Keep an eye out for stressed-out, unhappy Danes by watching for trembling or cowering in the back of a kennel. If a Great Dane in your shelter seems unhappy or afraid, Rahl recommends patience and quiet, gentle handling. Pullen has found that Great Danes can get depressed quickly in a shelter; she tries to move them to new adopters or foster homes as quickly as possible.

Bloat/Gastric Torsion (and How to Avoid It)

Bloat occurs when the stomach fills with gas. This can then cause the stomach to twist, a condition known as gastric torsion. When bloat and gastric torsion coincide, the technical name is gastric dilatation and volvulus. (We’ll refer to both conditions as “bloat” here.)

Bloat is most common among large, deep-chested dogs, including Great Danes, and is also more common in older dogs and purebreds. When bloat sets in, the dog’s life is immediately in danger. The stomach wall expands, blood vessels constrict, and the circulatory system collapses, followed by shock, heart failure, and death.

Within two to three hours of onset, it should be apparent that the dog is in pain. Often the stomach will noticeably protrude, and the dog may salivate, pant rapidly, appear restless, lethargic or depressed, or may seem to vomit without producing any actual vomit. This is an emergency; if bloat is suspected, the dog should see a veterinarian immediately.

Bloat is still somewhat of a mystery, but you may able to avoid it by feeding bloat-prone dogs two or three small meals each day instead of one big one, and waiting at least two hours after meals before walking or playing with dogs.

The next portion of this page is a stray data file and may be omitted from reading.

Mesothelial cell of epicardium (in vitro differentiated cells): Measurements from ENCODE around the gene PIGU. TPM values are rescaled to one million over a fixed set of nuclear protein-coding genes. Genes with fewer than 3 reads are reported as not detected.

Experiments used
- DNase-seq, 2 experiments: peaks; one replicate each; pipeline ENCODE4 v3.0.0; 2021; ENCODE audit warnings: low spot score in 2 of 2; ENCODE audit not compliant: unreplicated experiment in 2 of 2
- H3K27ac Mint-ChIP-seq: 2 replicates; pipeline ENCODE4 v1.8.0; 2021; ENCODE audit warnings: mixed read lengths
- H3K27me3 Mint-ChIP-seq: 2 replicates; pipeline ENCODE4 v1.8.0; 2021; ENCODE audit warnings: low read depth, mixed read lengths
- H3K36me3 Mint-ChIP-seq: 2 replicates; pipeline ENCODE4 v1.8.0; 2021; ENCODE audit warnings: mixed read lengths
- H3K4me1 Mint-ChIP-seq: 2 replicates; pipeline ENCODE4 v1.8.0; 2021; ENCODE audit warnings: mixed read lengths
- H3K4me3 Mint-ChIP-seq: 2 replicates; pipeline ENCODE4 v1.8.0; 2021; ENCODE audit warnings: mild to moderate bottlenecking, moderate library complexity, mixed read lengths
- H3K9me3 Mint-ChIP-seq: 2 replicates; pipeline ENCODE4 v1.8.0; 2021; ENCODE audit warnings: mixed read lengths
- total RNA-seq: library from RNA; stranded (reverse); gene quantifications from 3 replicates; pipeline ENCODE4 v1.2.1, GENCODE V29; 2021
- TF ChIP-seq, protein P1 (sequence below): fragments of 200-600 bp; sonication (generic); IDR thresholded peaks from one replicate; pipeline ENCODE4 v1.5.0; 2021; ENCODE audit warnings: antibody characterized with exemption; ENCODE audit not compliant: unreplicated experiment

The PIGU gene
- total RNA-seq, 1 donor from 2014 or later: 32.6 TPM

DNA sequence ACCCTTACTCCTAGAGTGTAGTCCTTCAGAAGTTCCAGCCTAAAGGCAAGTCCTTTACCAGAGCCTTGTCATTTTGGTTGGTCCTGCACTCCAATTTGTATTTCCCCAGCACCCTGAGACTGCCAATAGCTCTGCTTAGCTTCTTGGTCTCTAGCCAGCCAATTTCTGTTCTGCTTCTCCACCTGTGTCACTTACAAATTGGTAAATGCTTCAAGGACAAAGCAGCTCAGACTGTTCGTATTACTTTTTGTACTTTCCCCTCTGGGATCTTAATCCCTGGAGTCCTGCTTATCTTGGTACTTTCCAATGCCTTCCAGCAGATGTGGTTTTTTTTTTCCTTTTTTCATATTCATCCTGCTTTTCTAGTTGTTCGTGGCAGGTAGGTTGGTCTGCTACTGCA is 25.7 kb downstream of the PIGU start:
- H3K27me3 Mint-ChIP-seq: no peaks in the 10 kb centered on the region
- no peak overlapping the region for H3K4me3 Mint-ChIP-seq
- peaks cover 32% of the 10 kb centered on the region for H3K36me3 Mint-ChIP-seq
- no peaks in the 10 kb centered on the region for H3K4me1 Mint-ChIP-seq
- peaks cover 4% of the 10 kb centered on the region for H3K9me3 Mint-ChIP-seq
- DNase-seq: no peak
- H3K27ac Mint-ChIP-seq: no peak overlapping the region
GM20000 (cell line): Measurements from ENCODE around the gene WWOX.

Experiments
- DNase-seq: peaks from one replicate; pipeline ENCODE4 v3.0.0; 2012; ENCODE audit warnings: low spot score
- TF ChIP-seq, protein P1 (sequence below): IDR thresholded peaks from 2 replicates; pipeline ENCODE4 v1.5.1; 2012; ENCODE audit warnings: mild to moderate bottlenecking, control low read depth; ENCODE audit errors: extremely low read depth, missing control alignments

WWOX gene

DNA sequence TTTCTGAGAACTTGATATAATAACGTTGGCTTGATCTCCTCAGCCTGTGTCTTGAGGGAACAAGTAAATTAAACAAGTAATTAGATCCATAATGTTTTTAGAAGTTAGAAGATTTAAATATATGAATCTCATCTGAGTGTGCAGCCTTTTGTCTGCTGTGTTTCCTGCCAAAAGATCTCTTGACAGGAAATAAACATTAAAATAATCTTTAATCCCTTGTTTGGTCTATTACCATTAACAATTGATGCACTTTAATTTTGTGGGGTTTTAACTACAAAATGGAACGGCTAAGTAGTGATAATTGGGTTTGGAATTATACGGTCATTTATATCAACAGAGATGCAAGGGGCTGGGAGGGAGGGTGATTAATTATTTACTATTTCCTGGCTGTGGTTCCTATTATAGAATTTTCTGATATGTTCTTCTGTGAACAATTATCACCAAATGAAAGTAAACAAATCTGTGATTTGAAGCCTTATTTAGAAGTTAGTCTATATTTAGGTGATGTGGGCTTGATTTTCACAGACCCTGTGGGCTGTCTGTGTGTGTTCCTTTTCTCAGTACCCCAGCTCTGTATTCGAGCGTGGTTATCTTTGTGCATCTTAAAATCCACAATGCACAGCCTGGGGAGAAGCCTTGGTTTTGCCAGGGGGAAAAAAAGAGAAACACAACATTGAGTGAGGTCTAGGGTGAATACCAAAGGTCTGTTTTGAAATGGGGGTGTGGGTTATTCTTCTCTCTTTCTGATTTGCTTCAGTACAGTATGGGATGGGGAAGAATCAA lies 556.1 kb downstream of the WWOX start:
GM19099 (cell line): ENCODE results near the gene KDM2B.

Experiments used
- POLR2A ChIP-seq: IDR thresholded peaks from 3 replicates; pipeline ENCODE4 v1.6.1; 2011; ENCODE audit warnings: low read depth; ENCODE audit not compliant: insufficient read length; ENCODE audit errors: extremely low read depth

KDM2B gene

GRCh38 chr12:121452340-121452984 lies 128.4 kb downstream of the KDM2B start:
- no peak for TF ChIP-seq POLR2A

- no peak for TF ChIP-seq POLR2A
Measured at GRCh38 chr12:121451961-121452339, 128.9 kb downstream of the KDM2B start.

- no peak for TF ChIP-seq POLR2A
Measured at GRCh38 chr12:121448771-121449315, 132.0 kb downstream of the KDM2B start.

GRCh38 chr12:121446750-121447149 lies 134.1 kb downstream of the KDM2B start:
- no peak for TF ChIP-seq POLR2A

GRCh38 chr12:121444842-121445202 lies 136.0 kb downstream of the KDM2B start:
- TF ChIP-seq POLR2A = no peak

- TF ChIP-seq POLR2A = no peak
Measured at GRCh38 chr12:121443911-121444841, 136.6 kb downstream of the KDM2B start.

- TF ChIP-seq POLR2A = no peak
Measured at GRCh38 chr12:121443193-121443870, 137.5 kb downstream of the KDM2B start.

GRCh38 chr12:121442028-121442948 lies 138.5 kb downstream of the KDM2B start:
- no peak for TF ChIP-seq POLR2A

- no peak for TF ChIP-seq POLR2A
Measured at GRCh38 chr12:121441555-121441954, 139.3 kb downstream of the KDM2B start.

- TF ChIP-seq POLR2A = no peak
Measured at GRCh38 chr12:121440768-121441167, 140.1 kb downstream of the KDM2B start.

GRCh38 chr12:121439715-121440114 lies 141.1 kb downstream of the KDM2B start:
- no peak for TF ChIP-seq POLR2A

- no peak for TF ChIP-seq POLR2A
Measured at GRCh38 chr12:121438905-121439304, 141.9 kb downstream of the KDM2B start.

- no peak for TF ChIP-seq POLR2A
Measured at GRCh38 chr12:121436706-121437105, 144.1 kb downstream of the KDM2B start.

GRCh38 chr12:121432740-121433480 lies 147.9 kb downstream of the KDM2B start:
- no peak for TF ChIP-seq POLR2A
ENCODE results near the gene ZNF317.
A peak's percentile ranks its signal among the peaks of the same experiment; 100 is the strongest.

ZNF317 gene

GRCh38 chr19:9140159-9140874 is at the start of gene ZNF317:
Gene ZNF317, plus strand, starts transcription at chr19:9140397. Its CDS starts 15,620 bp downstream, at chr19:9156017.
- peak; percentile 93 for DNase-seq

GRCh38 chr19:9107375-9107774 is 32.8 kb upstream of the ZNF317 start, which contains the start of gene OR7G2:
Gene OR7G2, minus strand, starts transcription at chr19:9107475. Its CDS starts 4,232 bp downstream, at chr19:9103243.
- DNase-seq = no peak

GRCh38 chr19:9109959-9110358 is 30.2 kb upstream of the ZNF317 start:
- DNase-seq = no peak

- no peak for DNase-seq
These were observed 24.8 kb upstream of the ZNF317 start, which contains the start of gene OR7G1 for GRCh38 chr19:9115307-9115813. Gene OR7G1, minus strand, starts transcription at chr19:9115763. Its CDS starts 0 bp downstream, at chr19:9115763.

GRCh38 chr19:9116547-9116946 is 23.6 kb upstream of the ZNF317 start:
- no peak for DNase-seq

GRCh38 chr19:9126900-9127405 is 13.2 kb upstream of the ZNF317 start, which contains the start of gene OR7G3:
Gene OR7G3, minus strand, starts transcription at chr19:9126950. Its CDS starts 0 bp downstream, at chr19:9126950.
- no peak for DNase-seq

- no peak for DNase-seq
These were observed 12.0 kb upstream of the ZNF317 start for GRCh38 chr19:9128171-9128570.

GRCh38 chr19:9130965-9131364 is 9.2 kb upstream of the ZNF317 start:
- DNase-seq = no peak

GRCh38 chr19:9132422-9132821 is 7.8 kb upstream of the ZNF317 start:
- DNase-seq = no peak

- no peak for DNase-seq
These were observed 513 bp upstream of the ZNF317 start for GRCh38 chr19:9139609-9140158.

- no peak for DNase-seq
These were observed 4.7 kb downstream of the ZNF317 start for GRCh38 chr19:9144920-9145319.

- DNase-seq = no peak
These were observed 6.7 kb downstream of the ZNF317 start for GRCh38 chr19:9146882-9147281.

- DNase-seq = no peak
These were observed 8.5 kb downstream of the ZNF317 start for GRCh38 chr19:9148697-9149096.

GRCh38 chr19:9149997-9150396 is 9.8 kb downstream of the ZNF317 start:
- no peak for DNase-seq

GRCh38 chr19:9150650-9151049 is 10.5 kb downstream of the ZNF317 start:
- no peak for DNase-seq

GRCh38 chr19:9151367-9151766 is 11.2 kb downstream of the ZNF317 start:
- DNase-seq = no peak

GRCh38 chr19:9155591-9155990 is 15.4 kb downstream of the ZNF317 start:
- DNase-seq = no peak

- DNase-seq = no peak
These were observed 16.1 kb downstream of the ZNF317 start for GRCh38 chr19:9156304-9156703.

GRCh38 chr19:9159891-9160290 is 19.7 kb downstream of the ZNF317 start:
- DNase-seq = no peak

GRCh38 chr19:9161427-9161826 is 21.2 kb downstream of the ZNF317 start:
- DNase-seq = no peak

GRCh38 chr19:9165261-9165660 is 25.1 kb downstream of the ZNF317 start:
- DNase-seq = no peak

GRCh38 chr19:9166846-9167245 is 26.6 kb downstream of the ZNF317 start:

Experts used to recommend elevated food and water bowls for extra-large dogs—on the premise that dogs swallowed less air while eating or drinking, ultimately reducing bloat. But a recent study suggests that raised bowls may actually increase the risk of bloat. For the latest recommendations, consult a veterinarian.

Adoption

Potential adopters and adoption counselors should consider these factors when trying to get a Great Dane into the right home:

Cost: Giant dogs are prone to serious health problems that can be expensive to treat. A vet visit for a healthy Dane can be much more costly than a visit for a smaller dog, and medications and surgeries can cost thousands of dollars, says Rahl.

Children: A Dane who did well with children in his old home shouldn’t have problems with them in a new home; however, adoption counselors should think carefully about placing Danes without child experience into a home with small children. Families should always come in to meet the dog in a controlled environment, and counselors should watch the dog for any worrisome reactions to the kids.

Puppy Diet: In the rare case that you’re adopting out a Great Dane puppy, make sure the adopter knows about proper nutrition. Like several other giant breeds, Danes need to grow slowly. If puppies eat too much protein, their muscles will grow too fast for their bones to support. This is why Great Danes should eat normal, lower-protein adult dog food, even as puppies.

Misconceptions

Many potential adopters walk into a shelter with preconceived notions and anecdotal information that has little or no basis in reality. These misconceptions can get in the way of making a good match, so make sure your Great Dane adopters know how to separate fact from fiction.

Myth: “Great Danes are great with children.”
Reality: Each Dane is an individual. Some will do very well with kids and others won’t.

Myth: “Great Danes eat tons of food.”
Reality: Great Danes are big dogs and eat more than most smaller dogs; however, they are low-energy dogs and eat very little compared to other dogs of the same size.

Myth: “Great Danes are gentle giants.”
Reality: While this is often true, gentle Danes are the products of responsible, caring owners who take the time to socialize their dogs and teach them proper manners, says Rahl.